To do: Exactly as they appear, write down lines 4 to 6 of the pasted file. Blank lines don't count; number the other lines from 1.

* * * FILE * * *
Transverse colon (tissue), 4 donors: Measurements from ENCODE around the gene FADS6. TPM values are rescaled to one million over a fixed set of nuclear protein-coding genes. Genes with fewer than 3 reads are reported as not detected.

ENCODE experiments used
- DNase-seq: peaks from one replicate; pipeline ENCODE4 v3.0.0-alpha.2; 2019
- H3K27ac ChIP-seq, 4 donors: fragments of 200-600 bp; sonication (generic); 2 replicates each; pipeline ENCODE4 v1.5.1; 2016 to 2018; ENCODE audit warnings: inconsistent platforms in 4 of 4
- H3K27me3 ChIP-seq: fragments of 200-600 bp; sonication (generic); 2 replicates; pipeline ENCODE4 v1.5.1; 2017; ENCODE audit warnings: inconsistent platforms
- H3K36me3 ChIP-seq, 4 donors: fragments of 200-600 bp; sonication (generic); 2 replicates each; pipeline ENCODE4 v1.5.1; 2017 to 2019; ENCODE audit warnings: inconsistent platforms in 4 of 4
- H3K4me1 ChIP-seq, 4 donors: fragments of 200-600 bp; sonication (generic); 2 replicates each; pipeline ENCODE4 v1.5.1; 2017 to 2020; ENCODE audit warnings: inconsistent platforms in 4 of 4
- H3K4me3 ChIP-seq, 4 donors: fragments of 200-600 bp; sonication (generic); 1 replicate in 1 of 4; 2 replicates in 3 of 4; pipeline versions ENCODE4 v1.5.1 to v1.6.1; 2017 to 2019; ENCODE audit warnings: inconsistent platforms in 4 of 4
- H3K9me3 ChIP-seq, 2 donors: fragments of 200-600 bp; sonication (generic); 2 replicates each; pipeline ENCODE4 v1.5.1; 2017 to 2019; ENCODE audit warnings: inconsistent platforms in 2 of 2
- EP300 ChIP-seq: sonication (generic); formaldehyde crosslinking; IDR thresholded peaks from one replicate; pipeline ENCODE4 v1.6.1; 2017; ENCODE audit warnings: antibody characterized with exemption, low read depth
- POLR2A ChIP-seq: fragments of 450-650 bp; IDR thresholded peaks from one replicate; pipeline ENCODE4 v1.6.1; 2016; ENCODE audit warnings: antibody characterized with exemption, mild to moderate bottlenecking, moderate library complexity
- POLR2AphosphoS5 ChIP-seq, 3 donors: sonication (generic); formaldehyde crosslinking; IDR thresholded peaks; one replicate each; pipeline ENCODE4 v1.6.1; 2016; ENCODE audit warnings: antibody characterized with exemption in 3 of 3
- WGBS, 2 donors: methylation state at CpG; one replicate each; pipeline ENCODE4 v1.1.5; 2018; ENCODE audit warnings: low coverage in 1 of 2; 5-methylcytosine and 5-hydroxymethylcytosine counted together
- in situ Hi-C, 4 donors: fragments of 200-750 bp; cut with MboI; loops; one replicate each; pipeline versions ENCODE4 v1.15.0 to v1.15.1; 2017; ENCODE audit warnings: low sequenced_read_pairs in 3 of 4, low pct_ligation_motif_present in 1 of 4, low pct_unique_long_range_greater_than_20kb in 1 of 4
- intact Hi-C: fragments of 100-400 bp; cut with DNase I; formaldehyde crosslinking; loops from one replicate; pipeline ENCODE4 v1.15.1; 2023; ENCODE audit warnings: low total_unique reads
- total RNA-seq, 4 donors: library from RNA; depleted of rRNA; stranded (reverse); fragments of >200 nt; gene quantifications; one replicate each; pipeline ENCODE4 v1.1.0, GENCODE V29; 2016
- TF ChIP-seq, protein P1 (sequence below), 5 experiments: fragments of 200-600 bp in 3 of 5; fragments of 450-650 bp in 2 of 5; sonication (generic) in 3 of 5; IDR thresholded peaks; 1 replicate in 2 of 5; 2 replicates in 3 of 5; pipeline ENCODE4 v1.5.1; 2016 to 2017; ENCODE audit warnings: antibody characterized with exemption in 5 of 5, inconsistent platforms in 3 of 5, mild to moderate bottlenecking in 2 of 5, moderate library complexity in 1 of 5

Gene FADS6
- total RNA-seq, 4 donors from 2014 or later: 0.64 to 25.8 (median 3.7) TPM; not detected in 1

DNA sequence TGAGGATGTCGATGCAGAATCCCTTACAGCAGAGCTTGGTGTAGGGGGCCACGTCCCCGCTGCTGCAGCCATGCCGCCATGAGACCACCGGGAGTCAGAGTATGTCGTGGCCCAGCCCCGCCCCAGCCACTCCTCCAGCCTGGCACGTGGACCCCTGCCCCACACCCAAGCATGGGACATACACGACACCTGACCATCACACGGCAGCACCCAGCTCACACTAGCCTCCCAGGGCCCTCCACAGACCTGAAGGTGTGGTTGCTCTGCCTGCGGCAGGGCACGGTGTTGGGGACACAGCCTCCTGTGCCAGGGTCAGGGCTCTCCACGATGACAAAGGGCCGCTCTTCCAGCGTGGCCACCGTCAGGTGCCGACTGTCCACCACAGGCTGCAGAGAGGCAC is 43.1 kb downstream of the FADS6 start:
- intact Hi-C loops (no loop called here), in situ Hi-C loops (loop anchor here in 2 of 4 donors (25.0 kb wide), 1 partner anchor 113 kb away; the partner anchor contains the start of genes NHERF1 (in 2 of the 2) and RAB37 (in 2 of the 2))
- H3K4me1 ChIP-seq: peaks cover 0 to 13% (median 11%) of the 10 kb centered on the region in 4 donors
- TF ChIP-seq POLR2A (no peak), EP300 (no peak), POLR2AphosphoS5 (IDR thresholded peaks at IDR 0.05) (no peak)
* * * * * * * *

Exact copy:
- H3K27ac ChIP-seq, 4 donors: fragments of 200-600 bp; sonication (generic); 2 replicates each; pipeline ENCODE4 v1.5.1; 2016 to 2018; ENCODE audit warnings: inconsistent platforms in 4 of 4
- H3K27me3 ChIP-seq: fragments of 200-600 bp; sonication (generic); 2 replicates; pipeline ENCODE4 v1.5.1; 2017; ENCODE audit warnings: inconsistent platforms
- H3K36me3 ChIP-seq, 4 donors: fragments of 200-600 bp; sonication (generic); 2 replicates each; pipeline ENCODE4 v1.5.1; 2017 to 2019; ENCODE audit warnings: inconsistent platforms in 4 of 4